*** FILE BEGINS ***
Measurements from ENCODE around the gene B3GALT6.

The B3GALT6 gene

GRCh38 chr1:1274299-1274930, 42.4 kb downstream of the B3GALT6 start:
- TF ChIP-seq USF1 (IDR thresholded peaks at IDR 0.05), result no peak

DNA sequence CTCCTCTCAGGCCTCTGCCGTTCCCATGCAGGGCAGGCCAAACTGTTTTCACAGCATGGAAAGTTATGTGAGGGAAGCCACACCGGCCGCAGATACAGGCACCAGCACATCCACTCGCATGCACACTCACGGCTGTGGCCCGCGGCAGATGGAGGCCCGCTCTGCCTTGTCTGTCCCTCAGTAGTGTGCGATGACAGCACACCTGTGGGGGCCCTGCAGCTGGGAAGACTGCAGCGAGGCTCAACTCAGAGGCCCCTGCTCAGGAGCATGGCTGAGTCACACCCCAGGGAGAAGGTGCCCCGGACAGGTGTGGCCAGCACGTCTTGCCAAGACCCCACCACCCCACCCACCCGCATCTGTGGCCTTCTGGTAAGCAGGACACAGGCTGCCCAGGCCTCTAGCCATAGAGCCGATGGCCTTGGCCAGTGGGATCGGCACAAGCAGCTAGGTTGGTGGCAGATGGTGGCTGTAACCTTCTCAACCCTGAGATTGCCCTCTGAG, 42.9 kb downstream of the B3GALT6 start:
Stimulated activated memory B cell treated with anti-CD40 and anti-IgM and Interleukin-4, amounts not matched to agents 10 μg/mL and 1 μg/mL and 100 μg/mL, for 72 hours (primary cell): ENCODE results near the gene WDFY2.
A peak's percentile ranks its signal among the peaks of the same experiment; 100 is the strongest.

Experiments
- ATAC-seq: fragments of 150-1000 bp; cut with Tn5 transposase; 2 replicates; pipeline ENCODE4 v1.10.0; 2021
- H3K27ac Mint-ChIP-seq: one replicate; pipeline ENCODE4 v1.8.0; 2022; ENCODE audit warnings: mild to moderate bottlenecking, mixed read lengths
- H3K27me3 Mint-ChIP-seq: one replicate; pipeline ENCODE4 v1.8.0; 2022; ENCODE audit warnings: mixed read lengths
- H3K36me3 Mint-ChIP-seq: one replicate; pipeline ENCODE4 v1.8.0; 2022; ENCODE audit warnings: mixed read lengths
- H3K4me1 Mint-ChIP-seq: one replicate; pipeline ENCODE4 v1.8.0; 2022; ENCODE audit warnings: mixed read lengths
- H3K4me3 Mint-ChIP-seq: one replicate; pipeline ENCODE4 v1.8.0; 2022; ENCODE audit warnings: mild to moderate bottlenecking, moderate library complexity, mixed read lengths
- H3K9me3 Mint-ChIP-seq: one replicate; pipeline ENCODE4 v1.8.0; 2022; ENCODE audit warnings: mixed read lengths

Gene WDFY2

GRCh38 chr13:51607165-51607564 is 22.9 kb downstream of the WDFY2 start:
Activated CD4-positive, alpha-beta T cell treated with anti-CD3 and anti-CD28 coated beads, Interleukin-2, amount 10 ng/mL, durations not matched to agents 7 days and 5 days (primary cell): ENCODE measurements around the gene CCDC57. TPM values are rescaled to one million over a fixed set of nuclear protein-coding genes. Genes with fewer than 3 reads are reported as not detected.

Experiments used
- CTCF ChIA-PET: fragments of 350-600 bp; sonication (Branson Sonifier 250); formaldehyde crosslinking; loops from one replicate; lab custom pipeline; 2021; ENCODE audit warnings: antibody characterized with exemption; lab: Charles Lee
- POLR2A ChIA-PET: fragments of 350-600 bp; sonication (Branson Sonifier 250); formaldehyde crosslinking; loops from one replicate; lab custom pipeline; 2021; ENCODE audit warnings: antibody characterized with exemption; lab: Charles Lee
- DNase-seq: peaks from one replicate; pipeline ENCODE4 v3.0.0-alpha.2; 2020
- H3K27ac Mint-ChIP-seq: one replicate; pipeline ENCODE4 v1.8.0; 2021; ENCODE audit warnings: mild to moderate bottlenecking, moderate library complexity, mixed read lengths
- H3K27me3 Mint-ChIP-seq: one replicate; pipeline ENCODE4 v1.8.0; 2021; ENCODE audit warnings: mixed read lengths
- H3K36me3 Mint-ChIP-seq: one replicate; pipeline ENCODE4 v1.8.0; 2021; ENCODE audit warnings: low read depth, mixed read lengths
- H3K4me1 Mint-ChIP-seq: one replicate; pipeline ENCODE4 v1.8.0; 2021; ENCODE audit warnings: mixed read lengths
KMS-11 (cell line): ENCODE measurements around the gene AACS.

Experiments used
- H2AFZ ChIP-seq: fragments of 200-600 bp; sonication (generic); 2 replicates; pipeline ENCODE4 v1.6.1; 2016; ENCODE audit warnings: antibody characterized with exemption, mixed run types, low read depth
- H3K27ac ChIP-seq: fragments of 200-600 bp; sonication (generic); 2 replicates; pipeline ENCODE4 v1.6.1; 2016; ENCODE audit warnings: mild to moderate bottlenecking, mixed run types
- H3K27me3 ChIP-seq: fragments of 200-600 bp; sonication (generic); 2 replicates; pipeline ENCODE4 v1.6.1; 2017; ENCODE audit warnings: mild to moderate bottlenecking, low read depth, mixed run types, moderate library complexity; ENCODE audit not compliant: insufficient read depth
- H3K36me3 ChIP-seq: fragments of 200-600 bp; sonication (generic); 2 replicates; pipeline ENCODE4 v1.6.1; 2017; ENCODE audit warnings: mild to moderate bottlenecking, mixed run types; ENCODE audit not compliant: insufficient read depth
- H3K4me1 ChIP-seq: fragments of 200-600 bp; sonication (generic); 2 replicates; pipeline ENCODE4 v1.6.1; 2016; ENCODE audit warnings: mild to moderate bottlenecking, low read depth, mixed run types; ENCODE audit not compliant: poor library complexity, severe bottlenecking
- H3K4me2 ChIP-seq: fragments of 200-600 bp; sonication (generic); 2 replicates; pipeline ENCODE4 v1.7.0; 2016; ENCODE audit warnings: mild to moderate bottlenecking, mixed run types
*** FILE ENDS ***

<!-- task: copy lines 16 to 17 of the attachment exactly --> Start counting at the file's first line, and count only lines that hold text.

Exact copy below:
Gene WDFY2

GRCh38 chr13:51607165-51607564 is 22.9 kb downstream of the WDFY2 start: